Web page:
Think YOUR custody battle is difficult? This story broke my heart. Patrick Glynn is a father of 3 children who is currently granted custody for 6 weeks of the year. That’s it. 6 weeks.
I don’t know Patrick personally, and I only know some of the specifics, based on what Patrick has shared with me. I asked him if he was verbally or physically abusive to his children or if he had any addictions, because those are reasons you would think someone would end up with so little custody. Patrick has told me no to both.
To cope with his devastation, Patrick is trying to help others. Read his guest post:
Hi Jackie ,
I’m walking 400 miles, from Boston to Washington DC, because I have some time. Lots of time, since my kids have been taken from me by the family court system.
I started out naïve and thought a divorce could be somewhat peaceful – that is so far from reality. The “family” court process, which is set up to be highly adversarial, destroys lives. Divorce by nature is not an amicable process. After all, if you cannot get along with this person during marriage, odds are that in divorce, when you’re not working as a team, things will be even worse.
When my wife told me she didn’t want to be married to me anymore, I was stunned. We’d had some financial problems, but I could not fathom she would be at the point of throwing away our whole life together with our 3 kids. Like many of us who are blindsided by divorce, I was desperate to find a way to make it work out between us. She didn’t want to work things out, and told the judge I was a deadbeat dad who only spends 7% of the time with our children, while she claimed 93%.
I was dumbfounded. How could she say that when I’d been staying home with our girls since they were little, home-schooled them for a time, cooked their meals, did creative projects with them and generally managed the household? I was confused. Why couldn’t we share custody?
Voluntarily sending support money was trumped by her desire for a new car and so, like so many other fathers, I was dragged into the system because she had the right to put me there. She wanted the divorce. However 4 years later, her lawyers won’t let it end because there’s still money to be had!
Along the way I got smart about a few things:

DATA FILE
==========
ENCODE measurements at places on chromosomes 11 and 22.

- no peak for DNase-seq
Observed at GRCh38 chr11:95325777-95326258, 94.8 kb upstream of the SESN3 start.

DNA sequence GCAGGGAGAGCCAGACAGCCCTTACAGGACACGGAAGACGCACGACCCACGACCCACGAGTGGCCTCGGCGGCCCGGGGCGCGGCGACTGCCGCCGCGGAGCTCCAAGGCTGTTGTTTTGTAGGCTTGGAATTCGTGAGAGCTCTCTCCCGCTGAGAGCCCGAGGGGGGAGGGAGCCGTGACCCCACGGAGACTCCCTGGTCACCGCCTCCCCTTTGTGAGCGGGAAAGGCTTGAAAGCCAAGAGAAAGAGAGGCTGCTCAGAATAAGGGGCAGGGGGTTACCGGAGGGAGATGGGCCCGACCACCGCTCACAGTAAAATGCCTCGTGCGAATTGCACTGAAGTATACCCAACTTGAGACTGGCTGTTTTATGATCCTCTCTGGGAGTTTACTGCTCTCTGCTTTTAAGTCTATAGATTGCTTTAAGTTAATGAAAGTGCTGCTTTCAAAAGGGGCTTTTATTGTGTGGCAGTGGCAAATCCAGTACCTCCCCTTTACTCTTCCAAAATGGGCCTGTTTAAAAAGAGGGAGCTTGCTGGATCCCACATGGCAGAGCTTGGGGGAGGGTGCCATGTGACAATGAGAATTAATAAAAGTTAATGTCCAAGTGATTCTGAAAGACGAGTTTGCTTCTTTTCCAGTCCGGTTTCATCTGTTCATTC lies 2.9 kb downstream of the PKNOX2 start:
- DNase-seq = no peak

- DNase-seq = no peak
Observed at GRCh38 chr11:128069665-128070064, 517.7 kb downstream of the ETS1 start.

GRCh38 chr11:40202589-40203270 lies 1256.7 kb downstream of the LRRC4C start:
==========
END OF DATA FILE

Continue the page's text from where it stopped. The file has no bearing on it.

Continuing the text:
1. Allowing her mistreatment of me set a poor example to our children. They could actually think it’s OK to walk all over someone because I was letting that happen. No more.
2. Nobody comes out a winner in divorce. Everybody loses – time, money, friendships, home, dignity, freedom.
3. Parenting becomes a competition instead of a collaboration. The kids learn that playing one parent against the other is very effective; not something we generally want to teach our kids.
4. Kids love and need both a mom and dad. Keeping children hostage from one parent is not a solution, and causes lasting damage in everybody’s lives.
I’m taking every step, literally, to reunite parents and their lost kids. Check out walkforlostkids.com, and join me on the walk, or for part of it, or just offer me a couch for the night.
Patrick began his 400 mile walk, “Walk for Lost Kids,” yesterday. It will end on November 14 in Washington DC.
He said his mission is to raise public consciousness about the tens of thousands of parents who, without their consent, don’t see their own children due to court custody decisions.
He is inviting parents who have lost their kids to court custody decisions to join him on any part of his 30 day journey. The walk concludes on the steps of the nation’s capital for a Lost Generation Rally. The capital rally also kicks off the documentary film *Divorce Corp’s Family Law Reform Conference* November 15-16 in Washington DC.
Good luck, Patrick. I hope your mission is helping you cope with your devastating circumstances, and I hope you help others who feel they are victims of a custody battle that ended badly.